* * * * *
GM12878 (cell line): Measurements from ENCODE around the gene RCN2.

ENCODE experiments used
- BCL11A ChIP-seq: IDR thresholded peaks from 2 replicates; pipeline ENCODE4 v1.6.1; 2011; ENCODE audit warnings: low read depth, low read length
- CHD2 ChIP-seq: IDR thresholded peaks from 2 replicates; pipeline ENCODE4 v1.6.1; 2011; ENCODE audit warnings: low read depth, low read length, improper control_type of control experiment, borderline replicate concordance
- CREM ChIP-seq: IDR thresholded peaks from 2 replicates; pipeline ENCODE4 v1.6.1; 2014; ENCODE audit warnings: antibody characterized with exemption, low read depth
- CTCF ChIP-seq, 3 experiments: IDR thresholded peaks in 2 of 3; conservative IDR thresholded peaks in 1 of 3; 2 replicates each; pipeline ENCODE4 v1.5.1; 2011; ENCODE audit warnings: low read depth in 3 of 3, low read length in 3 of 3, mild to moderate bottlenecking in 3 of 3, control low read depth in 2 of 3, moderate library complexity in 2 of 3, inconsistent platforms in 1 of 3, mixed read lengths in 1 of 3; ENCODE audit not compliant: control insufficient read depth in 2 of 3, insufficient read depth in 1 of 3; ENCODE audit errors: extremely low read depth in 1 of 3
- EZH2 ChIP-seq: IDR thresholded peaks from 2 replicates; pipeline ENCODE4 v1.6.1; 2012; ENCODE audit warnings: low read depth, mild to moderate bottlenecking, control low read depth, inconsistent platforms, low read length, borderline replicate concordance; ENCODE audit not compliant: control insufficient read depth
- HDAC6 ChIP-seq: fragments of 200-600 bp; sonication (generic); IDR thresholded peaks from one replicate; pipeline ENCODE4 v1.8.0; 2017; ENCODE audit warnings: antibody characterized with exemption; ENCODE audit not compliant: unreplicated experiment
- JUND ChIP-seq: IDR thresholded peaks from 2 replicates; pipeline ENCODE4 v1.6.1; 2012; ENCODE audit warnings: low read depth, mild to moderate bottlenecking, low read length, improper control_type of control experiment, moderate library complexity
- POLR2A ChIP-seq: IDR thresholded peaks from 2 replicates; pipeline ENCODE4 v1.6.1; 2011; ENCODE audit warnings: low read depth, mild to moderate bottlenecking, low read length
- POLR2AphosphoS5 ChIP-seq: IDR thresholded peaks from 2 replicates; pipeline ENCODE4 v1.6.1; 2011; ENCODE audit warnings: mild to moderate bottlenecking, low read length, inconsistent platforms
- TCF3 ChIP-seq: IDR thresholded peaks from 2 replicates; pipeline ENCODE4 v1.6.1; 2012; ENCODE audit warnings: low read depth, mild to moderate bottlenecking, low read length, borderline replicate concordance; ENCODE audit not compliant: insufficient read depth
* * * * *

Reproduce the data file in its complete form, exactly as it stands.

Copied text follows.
GM12878 (cell line): Measurements from ENCODE around the gene RCN2.

ENCODE experiments used
- BCL11A ChIP-seq: IDR thresholded peaks from 2 replicates; pipeline ENCODE4 v1.6.1; 2011; ENCODE audit warnings: low read depth, low read length
- CHD2 ChIP-seq: IDR thresholded peaks from 2 replicates; pipeline ENCODE4 v1.6.1; 2011; ENCODE audit warnings: low read depth, low read length, improper control_type of control experiment, borderline replicate concordance
- CREM ChIP-seq: IDR thresholded peaks from 2 replicates; pipeline ENCODE4 v1.6.1; 2014; ENCODE audit warnings: antibody characterized with exemption, low read depth
- CTCF ChIP-seq, 3 experiments: IDR thresholded peaks in 2 of 3; conservative IDR thresholded peaks in 1 of 3; 2 replicates each; pipeline ENCODE4 v1.5.1; 2011; ENCODE audit warnings: low read depth in 3 of 3, low read length in 3 of 3, mild to moderate bottlenecking in 3 of 3, control low read depth in 2 of 3, moderate library complexity in 2 of 3, inconsistent platforms in 1 of 3, mixed read lengths in 1 of 3; ENCODE audit not compliant: control insufficient read depth in 2 of 3, insufficient read depth in 1 of 3; ENCODE audit errors: extremely low read depth in 1 of 3
- EZH2 ChIP-seq: IDR thresholded peaks from 2 replicates; pipeline ENCODE4 v1.6.1; 2012; ENCODE audit warnings: low read depth, mild to moderate bottlenecking, control low read depth, inconsistent platforms, low read length, borderline replicate concordance; ENCODE audit not compliant: control insufficient read depth
- HDAC6 ChIP-seq: fragments of 200-600 bp; sonication (generic); IDR thresholded peaks from one replicate; pipeline ENCODE4 v1.8.0; 2017; ENCODE audit warnings: antibody characterized with exemption; ENCODE audit not compliant: unreplicated experiment
- JUND ChIP-seq: IDR thresholded peaks from 2 replicates; pipeline ENCODE4 v1.6.1; 2012; ENCODE audit warnings: low read depth, mild to moderate bottlenecking, low read length, improper control_type of control experiment, moderate library complexity
- POLR2A ChIP-seq: IDR thresholded peaks from 2 replicates; pipeline ENCODE4 v1.6.1; 2011; ENCODE audit warnings: low read depth, mild to moderate bottlenecking, low read length
- POLR2AphosphoS5 ChIP-seq: IDR thresholded peaks from 2 replicates; pipeline ENCODE4 v1.6.1; 2011; ENCODE audit warnings: mild to moderate bottlenecking, low read length, inconsistent platforms
- TCF3 ChIP-seq: IDR thresholded peaks from 2 replicates; pipeline ENCODE4 v1.6.1; 2012; ENCODE audit warnings: low read depth, mild to moderate bottlenecking, low read length, borderline replicate concordance; ENCODE audit not compliant: insufficient read depth